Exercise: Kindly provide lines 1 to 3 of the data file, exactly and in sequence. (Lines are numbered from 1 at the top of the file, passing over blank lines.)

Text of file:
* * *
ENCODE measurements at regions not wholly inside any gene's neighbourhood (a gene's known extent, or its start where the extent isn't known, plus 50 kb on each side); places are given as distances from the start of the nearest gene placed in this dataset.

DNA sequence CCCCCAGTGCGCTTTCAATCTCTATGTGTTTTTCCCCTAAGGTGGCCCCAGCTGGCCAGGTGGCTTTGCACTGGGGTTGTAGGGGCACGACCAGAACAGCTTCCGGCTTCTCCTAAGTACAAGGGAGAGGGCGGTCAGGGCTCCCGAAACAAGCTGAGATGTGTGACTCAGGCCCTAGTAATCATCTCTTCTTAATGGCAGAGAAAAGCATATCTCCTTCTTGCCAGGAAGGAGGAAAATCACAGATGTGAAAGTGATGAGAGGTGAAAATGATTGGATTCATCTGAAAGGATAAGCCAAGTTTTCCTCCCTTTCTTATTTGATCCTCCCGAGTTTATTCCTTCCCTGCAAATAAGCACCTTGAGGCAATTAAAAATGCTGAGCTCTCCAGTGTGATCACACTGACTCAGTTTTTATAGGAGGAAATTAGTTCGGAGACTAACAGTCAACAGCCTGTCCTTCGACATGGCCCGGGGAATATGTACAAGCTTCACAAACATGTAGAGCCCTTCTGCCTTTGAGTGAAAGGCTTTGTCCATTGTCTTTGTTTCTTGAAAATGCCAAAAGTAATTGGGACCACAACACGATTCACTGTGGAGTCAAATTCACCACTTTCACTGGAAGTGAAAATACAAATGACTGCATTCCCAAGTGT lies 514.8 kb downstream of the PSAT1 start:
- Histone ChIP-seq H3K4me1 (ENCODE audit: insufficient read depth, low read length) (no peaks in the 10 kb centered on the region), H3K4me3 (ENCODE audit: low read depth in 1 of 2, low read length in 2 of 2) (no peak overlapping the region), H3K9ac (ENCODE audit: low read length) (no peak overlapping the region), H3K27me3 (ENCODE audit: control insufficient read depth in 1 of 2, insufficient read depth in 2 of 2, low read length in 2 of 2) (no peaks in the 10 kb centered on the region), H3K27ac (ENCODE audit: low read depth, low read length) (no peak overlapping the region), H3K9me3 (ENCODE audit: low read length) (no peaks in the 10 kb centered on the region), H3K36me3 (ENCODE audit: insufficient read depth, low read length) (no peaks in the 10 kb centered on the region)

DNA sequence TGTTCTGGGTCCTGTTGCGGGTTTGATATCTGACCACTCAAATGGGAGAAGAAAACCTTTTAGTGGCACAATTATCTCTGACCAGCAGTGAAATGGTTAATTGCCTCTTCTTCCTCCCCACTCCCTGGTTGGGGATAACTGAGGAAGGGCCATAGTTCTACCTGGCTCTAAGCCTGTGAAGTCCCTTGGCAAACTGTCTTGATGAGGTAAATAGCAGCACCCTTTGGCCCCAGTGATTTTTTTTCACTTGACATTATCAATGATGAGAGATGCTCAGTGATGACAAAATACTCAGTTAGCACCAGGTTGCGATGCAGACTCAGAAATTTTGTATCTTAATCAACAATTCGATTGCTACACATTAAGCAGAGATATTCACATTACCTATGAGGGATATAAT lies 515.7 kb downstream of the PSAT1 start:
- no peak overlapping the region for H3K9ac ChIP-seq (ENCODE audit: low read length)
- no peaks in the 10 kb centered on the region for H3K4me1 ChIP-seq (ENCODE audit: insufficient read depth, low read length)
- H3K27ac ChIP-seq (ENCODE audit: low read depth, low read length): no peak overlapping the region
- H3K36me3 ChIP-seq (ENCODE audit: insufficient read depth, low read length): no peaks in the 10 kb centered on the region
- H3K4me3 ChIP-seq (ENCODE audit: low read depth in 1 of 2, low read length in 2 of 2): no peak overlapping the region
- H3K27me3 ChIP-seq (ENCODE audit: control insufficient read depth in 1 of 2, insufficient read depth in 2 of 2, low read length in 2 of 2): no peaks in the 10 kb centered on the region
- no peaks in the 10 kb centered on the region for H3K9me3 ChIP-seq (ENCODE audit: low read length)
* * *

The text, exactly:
ENCODE measurements at regions not wholly inside any gene's neighbourhood (a gene's known extent, or its start where the extent isn't known, plus 50 kb on each side); places are given as distances from the start of the nearest gene placed in this dataset.

DNA sequence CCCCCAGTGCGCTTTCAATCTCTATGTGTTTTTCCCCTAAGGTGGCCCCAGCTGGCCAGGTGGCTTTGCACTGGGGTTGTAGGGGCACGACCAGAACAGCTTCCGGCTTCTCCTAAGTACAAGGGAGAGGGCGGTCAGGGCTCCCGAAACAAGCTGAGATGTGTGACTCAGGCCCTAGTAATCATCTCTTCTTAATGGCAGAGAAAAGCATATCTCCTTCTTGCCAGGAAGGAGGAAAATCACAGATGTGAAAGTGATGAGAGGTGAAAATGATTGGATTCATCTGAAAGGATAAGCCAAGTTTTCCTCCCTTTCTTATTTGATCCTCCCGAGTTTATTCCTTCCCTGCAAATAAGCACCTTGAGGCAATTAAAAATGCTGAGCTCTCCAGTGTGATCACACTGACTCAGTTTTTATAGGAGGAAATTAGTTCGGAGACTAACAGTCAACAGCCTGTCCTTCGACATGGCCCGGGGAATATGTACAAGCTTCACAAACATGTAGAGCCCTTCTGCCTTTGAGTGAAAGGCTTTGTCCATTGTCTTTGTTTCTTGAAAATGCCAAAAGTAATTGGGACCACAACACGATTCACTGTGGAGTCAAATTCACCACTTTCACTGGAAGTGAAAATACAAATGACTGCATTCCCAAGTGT lies 514.8 kb downstream of the PSAT1 start:
- Histone ChIP-seq H3K4me1 (ENCODE audit: insufficient read depth, low read length) (no peaks in the 10 kb centered on the region), H3K4me3 (ENCODE audit: low read depth in 1 of 2, low read length in 2 of 2) (no peak overlapping the region), H3K9ac (ENCODE audit: low read length) (no peak overlapping the region), H3K27me3 (ENCODE audit: control insufficient read depth in 1 of 2, insufficient read depth in 2 of 2, low read length in 2 of 2) (no peaks in the 10 kb centered on the region), H3K27ac (ENCODE audit: low read depth, low read length) (no peak overlapping the region), H3K9me3 (ENCODE audit: low read length) (no peaks in the 10 kb centered on the region), H3K36me3 (ENCODE audit: insufficient read depth, low read length) (no peaks in the 10 kb centered on the region)